Thursday, April 12, 2012

Fiction Notes: Two Books

I somehow neglected to include in my list of incoming books Agota Kristof's excellent trilogy of novels, collected in one volume, The Notebook, The Proof, and The Third Lie. Possibly because I'd already read them before writing the post. Kristof is a Hungarian writer, of mostly plays, living in Switzerland, writing in French. The novels came to my attention by way of the list of Eastern European writers compiled earlier this year by Anthony of Time's Flow Stemmed. The Kristof recommendation came from Stephen Mitchelmore in the comments, which, as is usually the case, meant it shot up to the top of my own secret list of books to look into. The first book is a notebook ostensibly kept by twin brothers living with their unpleasant grandmother in wartime. The second is a third-person account of the life apparently led by one of the twins after the other manages to escape their occupied town. The third is a first-person account of the brother who left, after coming back to find his twin. I say "ostensibly" and "apparently" because little is as it seems. Anyway, I'm not going to review them, but I think they are remarkable novels. Simple language, though each book is slightly different given the differing modes of narration (and each book was translated into English by a different person). Worth a look.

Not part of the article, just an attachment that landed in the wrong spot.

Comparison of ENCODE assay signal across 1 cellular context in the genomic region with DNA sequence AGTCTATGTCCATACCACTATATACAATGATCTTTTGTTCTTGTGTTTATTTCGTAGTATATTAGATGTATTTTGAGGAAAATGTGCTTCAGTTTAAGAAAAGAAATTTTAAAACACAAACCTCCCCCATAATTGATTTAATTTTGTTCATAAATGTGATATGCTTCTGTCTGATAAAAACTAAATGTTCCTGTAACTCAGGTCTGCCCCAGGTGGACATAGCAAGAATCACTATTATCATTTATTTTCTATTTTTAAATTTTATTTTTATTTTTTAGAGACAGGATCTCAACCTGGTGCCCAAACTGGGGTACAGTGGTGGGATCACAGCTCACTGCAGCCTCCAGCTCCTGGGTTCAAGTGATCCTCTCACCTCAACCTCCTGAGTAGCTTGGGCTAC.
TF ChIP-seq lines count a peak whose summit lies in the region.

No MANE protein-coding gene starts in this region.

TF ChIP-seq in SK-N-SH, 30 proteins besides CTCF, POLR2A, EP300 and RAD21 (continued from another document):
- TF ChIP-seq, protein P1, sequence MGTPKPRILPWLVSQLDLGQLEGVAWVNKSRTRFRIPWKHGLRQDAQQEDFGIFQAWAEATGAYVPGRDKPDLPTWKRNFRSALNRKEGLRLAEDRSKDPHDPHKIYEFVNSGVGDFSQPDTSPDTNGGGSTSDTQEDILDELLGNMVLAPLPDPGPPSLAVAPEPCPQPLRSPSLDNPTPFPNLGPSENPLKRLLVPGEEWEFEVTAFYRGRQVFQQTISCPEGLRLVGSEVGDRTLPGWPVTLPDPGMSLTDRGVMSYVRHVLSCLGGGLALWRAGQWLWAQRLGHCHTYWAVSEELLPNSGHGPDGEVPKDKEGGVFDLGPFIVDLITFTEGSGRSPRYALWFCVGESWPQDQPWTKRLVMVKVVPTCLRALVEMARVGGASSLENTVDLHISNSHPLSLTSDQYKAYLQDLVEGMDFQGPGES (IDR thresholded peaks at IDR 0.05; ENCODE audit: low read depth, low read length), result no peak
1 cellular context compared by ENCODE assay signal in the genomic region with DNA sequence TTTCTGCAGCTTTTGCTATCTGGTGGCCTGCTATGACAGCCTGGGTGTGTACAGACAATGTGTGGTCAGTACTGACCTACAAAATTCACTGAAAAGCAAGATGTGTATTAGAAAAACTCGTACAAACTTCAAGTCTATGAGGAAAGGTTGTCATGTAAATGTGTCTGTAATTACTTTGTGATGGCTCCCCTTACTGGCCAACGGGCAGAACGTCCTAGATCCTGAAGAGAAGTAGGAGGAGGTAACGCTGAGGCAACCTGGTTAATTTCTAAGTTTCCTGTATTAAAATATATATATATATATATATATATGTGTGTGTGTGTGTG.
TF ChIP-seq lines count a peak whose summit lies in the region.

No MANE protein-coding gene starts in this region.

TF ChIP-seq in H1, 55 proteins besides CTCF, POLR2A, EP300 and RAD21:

One book that I did include on the list was Teju Cole's novel, Open City. Cole first came to my attention a few months ago via his Twitter feed, which primarily consists of "small fates": daily deaths or violences rendered as oddly literary, elliptical mini-stories suitable for the 140-character medium. They gave me pause, and seemed to fit in with my mainly leftwing timeline. Only later did I learn he'd not only written a novel but that it was up for the National Book Critics Circle Award. Awards don't mean much to me, though I confess the NBCC carries a wee bit more cachet for me than the others, for no good reason I can name. Possibly the attention they pay to William H. Gass. But anyway. In this case, it was, perhaps too easily, the comparisons to, and admitted influence of, Sebald that got my attention. Also, I wasn't sorry to have a contemporary non-white writer to look for. In the event, the book is pretty good. Our narrator, Julius, a psychiatric resident, keeps himself at a distance, as he recounts various events and interactions, including a trip to Brussels and brief sketches of his childhood in Nigeria. A disquieting read, at times, including a couple of surprises, about which we are unable to either come to any conclusion or to feel comfortable. The Sebald comparison is appropriate, without his influence being felt too heavily (happily, there are no photographs). The spectre of 9/11 hangs over it a bit, but again, not too much. I'll be looking out for any subsequent novels Cole may write in the future.